Some people know Banca Monte dei Paschi di Siena as one of the biggest banks in Italy (lately best known for being either halted down, about 90% of the time, or up, the remainder) with 3,000 branches, 33,000 employees and 4.5 million customers. Others know it for being the world's oldest surviving bank, founded in 1472 by the magistrate of the then city-state of Siena. Most will henceforth know it as the first Italian bank bailed out in 2012 using the old 2009 ponzi scheme known as "Tremonti bonds", whereby the bank sells bonds to a guaranteed buyer - the Italian government - receiving critical cash to continue operating in exchange for, well, promises, and sharing its balance sheet with the much more "viable" sovereign, whose bonds were trading above 6% at last check. The initial bailout bid: €1 billion in Tremonti bonds with speculation the number will be realistically up to €4 billion. The final number: much, much higher, but it likely won't be known for at least days. Which incidentally is an event which was largely expected. Recall on June 13 we wrote: "Forget Three Months: Italy May Have Two Weeks Tops, As "It Already Is Where Spain Is Heading." It is now 13 days later and the bailouts have begun.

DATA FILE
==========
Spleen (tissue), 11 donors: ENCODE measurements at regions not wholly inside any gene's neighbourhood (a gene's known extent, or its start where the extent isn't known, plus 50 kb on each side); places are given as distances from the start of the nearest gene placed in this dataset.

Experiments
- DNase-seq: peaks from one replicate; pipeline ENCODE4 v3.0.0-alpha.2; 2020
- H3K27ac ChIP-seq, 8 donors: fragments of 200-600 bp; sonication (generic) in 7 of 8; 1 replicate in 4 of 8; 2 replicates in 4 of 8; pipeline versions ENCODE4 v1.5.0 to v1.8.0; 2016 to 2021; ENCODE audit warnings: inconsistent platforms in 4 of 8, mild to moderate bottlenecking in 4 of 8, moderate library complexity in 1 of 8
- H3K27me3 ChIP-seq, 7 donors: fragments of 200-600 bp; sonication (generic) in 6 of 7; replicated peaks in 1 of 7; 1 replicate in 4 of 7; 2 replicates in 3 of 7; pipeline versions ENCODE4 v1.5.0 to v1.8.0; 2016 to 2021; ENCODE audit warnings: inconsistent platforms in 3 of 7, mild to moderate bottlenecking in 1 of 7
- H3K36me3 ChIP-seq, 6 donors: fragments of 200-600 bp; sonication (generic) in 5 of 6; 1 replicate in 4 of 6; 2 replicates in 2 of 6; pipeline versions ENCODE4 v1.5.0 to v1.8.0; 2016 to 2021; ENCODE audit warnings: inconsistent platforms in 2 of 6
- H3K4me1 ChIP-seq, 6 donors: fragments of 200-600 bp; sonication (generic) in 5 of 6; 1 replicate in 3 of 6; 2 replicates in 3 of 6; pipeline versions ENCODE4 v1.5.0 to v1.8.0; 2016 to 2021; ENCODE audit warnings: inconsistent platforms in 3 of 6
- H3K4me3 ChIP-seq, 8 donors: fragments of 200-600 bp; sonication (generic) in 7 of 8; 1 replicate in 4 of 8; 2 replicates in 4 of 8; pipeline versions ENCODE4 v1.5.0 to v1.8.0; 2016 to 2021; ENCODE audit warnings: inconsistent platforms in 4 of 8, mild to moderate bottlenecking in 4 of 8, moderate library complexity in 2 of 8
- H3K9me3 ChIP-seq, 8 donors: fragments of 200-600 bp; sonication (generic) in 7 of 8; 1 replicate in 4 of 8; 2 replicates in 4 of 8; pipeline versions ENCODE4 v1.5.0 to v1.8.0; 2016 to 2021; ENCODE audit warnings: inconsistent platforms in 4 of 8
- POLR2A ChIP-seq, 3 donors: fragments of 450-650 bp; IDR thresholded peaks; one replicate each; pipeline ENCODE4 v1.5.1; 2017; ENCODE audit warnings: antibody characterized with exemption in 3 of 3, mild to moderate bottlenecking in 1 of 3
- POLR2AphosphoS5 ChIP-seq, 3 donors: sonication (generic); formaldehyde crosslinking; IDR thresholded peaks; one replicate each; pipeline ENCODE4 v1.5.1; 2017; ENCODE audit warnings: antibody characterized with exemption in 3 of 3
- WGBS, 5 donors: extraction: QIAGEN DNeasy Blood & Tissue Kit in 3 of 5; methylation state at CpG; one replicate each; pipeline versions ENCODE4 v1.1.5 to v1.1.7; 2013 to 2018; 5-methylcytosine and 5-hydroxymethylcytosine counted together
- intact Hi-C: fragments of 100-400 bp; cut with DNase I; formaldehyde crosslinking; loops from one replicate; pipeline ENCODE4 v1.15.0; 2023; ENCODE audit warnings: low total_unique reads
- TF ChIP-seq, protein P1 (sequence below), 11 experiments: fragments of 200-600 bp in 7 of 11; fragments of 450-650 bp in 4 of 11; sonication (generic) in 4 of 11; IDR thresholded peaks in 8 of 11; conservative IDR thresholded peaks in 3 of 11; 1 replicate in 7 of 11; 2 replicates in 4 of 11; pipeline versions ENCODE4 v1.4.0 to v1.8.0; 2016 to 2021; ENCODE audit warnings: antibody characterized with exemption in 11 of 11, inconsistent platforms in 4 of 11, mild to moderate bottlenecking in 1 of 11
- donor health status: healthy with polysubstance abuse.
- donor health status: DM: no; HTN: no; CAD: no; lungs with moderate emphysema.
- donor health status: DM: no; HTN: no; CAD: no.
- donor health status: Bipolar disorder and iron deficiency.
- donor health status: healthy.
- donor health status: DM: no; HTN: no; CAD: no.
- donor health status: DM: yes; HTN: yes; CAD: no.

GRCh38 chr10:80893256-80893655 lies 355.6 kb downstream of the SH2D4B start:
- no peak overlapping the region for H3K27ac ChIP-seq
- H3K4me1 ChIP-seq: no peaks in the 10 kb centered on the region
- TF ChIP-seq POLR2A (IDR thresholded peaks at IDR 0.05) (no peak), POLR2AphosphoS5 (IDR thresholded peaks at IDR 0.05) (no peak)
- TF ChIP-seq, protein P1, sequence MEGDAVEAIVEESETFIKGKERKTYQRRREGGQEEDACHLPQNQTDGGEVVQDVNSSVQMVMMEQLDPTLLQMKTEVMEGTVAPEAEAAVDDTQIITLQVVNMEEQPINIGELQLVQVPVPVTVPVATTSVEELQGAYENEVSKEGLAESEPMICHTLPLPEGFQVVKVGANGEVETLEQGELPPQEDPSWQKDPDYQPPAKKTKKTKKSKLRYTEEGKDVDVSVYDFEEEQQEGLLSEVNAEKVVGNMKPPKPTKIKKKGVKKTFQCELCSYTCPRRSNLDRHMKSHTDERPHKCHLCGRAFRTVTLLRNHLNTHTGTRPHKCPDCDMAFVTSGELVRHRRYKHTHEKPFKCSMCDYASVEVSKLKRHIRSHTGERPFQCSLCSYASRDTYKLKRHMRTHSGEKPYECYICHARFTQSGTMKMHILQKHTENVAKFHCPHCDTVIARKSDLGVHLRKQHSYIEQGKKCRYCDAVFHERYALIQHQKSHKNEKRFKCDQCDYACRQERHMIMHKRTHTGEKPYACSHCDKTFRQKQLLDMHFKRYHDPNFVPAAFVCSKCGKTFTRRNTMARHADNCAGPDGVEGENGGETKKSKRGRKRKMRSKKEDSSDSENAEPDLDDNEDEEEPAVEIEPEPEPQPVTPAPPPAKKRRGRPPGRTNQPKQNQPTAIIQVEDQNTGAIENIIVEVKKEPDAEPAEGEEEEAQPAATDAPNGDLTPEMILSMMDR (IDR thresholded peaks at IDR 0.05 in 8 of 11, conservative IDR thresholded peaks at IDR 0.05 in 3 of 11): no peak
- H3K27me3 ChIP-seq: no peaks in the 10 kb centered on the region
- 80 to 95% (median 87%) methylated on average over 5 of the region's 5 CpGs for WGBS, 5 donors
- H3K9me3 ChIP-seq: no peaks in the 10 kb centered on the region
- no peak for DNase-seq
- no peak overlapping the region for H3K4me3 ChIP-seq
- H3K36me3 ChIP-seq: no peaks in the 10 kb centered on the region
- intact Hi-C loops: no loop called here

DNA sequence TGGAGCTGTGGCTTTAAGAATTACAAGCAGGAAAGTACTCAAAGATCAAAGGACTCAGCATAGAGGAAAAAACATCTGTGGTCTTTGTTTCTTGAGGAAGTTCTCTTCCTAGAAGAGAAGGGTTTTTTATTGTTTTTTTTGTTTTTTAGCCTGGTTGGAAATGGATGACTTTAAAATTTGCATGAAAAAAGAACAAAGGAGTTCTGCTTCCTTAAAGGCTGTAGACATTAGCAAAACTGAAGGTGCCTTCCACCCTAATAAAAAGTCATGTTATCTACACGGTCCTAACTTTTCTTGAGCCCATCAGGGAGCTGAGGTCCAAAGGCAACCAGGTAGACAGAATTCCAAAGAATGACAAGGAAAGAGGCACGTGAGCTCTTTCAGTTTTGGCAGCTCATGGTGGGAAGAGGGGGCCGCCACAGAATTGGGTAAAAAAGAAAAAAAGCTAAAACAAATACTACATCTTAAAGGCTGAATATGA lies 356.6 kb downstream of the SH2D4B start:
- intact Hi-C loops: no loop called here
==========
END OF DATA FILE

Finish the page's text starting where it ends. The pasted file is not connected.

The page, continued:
Since the last Greek FinMin came and went before anyone could even learn how many syllables are in his last name, here is an advance peek at the man who is tasked with the world's worst transitory job imaginable: that of being the new Greek finance minister. His complete profile below is courtesy of Athens News. Feel free not to learn it by heart: something tells us when he too sees the inside of the Greek finance ministry he too may developed a mysterious illness and be promptly "replaced."